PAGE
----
John Elwood reviews Monday’s relisted and held cases.
This year, Thanksgiving seemed but a brief prelude to the days that really mattered – Black Friday, Small Business Saturday, Still-Somehow-Without-A-Silly-Name Sunday, and Cyber Monday – when hundreds of millions of Americans flocked to stores, real and virtual, to take advantage of great deals on the staples of modern life. But a certain brick-and-mortar establishment with a flagship location on First Street N.E. had the opposite of a clearance sale Monday, granting plenary review in precisely zero cases.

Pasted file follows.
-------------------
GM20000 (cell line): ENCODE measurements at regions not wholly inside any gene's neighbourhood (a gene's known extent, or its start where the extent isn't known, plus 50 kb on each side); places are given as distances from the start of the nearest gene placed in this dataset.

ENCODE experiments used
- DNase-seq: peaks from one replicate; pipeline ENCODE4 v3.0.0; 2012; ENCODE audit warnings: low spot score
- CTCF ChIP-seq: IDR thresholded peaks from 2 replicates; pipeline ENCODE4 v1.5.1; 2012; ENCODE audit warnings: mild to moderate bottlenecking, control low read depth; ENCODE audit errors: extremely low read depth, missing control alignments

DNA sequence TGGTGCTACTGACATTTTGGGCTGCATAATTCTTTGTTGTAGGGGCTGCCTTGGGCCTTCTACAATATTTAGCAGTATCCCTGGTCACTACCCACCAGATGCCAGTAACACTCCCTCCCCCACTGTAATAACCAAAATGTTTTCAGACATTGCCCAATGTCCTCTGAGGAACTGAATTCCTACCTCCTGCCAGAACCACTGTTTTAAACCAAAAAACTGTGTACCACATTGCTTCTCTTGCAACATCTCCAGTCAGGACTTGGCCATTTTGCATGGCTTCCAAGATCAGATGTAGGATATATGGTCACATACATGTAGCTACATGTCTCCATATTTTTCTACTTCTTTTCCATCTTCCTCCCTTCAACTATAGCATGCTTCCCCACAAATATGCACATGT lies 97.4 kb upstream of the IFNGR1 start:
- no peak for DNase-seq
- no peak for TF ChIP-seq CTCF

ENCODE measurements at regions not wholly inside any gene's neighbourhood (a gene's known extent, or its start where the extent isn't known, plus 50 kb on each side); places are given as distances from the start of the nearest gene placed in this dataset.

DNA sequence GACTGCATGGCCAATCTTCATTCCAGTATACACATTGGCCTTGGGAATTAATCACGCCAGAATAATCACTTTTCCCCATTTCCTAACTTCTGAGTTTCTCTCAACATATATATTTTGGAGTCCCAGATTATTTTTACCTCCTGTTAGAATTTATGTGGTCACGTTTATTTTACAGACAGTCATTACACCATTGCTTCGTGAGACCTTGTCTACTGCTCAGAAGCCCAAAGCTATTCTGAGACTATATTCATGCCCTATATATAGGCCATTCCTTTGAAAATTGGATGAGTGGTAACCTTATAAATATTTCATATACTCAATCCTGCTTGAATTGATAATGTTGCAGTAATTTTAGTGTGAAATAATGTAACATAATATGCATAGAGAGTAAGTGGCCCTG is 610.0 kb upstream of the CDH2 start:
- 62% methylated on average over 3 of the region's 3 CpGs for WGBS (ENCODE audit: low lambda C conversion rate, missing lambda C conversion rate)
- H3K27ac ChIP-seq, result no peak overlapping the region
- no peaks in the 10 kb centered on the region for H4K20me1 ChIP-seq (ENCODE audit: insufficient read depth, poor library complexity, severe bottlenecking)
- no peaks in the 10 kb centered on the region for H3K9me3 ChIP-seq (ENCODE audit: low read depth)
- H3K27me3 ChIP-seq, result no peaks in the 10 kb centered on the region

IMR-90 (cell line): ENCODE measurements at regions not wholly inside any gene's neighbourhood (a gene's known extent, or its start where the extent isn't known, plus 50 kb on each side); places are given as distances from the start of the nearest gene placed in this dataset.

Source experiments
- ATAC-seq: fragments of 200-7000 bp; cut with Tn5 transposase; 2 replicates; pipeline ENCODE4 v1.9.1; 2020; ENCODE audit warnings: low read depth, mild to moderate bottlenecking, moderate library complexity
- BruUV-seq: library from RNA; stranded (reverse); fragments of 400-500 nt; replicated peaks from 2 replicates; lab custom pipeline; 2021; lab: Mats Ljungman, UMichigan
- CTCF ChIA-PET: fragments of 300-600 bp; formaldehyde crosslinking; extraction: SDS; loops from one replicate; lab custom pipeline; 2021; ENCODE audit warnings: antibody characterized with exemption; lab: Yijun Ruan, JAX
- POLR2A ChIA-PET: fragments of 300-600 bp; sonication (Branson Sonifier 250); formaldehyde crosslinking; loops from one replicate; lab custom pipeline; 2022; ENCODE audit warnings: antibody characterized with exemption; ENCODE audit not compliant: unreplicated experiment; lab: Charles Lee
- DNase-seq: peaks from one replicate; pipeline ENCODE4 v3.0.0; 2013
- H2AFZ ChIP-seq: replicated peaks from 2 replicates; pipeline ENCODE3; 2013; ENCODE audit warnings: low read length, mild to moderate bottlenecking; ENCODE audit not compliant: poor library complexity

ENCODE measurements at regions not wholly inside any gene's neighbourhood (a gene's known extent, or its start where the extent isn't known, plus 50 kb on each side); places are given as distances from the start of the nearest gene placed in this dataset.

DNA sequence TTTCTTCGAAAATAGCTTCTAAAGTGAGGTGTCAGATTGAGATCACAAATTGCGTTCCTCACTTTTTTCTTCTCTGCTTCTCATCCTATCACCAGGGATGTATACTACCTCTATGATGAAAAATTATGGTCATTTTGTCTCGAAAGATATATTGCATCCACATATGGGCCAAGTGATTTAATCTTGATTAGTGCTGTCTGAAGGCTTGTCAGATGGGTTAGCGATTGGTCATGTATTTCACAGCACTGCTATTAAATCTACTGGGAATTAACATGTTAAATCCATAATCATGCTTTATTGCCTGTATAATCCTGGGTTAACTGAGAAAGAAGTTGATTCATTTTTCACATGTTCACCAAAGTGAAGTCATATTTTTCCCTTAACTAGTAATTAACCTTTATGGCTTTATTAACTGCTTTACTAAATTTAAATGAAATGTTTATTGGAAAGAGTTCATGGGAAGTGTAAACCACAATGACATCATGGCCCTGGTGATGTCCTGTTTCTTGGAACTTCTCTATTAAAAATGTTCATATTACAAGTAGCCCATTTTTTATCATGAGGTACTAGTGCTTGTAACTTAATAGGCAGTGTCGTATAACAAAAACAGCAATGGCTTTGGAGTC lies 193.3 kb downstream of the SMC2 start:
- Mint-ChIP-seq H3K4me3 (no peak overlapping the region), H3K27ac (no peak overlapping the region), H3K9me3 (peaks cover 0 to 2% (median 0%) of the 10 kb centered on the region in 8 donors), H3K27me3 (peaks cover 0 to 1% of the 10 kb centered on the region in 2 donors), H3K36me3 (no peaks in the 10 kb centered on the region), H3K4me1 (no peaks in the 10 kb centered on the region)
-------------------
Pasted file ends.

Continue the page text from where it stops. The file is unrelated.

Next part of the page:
But there was a cert. grant of sorts in one of our previous relists, Nitro-Lift Technologies, LLC v. Howard, 11-1377, which had been relisted four times. If the Federal Arbitration Act was feeling like it had no friends, this will lift its spirits: A unanimous Court summarily vacated the judgment of the Oklahoma Supreme Court, admonishing that court that whether the provisions in a contract are invalid as a matter of state public policy is a matter for decision by the arbitrator where the contract contains an otherwise-valid arbitration clause. The petitioner in thrice-relisted Delling v. Idaho, 11-1515, was not so lucky: The Court denied cert. over the dissent of Justice Breyer, joined by Justices Ginsburg and Sotomayor. For now, it will remain a mystery whether it violates the Constitution to “eliminate” the insanity defense (as “Idaho and a few other states” have done, slip op. 1) if insanity is still relevant to determining intent. (Disclosure: Goldstein & Russell, P.C., whose attorneys work for or contribute to this blog in various capacities, served as co-counsel to the petitioner in Delling.) Second-time relist Hodge v. Kentucky, 11-10974 (involving the prejudice prong of the familiar ineffective-assistance-of-counsel test) and third-time relist Bond v. United States, 12-158 (involving whether the Constitution’s structural limits on federal authority impose any constraints on Congress’s authority to enact legislation to implement a valid treaty) remain. Seems likely that someone is writing an opinion respecting denial in Bond, but these things are hard to predict: Miller v. Alabama was granted after four relists, and Comcast v. Behrend, 11-864, was granted after six.